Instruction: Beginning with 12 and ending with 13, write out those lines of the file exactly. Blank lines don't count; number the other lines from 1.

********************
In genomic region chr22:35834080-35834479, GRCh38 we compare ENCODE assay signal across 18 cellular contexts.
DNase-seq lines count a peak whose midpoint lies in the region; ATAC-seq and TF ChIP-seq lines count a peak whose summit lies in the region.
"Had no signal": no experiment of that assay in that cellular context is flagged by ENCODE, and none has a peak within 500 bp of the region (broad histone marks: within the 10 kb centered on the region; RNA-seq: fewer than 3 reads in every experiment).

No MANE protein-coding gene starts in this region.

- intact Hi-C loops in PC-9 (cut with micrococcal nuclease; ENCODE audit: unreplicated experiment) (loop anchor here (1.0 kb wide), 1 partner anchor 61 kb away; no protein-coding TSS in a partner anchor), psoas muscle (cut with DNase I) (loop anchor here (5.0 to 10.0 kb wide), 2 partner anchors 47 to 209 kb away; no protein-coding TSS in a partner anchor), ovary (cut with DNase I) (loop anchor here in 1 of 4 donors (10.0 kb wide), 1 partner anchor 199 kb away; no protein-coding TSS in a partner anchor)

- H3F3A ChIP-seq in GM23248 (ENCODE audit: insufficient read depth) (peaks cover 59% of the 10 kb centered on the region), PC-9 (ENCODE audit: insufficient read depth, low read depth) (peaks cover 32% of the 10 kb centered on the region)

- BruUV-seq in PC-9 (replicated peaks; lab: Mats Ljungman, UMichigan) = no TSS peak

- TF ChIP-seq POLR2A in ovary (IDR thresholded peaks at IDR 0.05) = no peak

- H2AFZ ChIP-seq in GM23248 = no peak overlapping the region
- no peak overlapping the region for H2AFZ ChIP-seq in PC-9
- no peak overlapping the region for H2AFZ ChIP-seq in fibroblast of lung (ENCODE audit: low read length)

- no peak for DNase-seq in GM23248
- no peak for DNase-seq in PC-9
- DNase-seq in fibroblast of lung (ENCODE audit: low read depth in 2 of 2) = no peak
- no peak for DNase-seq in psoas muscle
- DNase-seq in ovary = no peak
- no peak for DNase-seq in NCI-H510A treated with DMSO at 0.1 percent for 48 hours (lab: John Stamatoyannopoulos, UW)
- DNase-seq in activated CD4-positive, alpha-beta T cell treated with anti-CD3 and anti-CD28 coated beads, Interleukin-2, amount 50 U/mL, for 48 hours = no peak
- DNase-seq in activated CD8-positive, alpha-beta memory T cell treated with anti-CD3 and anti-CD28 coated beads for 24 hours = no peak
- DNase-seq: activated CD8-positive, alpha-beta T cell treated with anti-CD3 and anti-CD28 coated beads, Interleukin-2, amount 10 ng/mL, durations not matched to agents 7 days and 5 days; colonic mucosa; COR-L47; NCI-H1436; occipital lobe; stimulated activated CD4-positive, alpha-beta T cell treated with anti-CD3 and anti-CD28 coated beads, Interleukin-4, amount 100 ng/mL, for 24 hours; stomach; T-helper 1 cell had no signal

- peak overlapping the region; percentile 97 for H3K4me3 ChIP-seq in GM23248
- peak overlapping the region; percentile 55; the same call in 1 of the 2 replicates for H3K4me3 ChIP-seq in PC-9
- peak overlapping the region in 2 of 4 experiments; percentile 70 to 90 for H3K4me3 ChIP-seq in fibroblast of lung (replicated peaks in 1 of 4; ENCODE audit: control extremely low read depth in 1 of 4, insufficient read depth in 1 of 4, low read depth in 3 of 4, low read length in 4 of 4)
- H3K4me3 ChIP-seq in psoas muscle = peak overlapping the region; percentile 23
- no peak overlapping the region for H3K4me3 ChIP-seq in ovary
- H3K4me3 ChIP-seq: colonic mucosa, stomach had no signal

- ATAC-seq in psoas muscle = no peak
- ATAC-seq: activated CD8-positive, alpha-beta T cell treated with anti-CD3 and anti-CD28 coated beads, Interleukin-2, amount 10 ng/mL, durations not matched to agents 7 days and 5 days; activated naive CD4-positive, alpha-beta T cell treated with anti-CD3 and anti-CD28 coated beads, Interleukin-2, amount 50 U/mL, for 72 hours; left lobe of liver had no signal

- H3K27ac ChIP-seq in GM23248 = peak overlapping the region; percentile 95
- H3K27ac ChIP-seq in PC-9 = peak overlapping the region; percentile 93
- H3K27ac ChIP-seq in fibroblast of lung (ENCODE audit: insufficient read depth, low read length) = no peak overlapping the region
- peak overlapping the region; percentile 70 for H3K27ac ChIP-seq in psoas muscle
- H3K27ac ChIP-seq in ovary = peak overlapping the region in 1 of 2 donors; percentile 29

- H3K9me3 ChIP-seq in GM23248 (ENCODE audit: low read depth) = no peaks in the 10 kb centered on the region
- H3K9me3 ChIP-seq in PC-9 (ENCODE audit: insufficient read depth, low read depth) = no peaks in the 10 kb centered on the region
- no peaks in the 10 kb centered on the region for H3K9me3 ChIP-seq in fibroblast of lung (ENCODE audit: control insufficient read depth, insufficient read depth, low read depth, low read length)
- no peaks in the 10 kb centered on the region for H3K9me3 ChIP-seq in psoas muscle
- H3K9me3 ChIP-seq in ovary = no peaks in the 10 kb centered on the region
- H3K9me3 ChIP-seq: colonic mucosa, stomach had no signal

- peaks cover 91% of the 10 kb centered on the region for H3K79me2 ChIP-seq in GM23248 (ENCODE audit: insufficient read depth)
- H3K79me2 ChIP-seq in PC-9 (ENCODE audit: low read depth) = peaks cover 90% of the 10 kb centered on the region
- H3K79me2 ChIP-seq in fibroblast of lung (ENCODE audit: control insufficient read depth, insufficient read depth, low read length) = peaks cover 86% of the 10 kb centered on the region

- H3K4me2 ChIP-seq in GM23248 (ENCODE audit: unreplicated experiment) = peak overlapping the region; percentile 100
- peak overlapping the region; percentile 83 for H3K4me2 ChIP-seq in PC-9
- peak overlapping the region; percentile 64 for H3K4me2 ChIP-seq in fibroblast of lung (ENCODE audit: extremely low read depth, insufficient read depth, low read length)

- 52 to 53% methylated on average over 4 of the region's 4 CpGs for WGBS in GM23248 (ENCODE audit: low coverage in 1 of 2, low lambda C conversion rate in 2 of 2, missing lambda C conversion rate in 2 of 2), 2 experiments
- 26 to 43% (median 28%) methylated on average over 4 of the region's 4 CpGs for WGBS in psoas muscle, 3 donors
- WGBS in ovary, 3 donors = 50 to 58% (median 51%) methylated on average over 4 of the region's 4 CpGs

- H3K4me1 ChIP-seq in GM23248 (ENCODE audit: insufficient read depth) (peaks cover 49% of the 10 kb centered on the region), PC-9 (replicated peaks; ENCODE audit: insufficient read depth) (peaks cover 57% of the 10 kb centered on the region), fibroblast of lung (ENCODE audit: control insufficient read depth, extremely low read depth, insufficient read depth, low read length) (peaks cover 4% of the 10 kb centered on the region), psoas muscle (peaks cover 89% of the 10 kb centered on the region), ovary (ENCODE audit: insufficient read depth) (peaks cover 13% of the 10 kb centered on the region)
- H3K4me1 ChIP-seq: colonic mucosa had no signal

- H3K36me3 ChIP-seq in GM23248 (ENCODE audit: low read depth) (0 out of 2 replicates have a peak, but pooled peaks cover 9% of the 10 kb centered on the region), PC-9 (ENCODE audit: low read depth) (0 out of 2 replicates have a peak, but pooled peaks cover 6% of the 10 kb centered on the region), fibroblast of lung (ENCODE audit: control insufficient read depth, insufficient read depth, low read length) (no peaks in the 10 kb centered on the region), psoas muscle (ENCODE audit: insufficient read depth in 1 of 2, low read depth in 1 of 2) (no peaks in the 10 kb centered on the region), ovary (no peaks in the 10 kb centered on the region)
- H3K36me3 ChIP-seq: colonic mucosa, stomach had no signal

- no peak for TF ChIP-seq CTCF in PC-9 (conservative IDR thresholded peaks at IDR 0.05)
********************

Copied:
- no peak for DNase-seq in GM23248
- no peak for DNase-seq in PC-9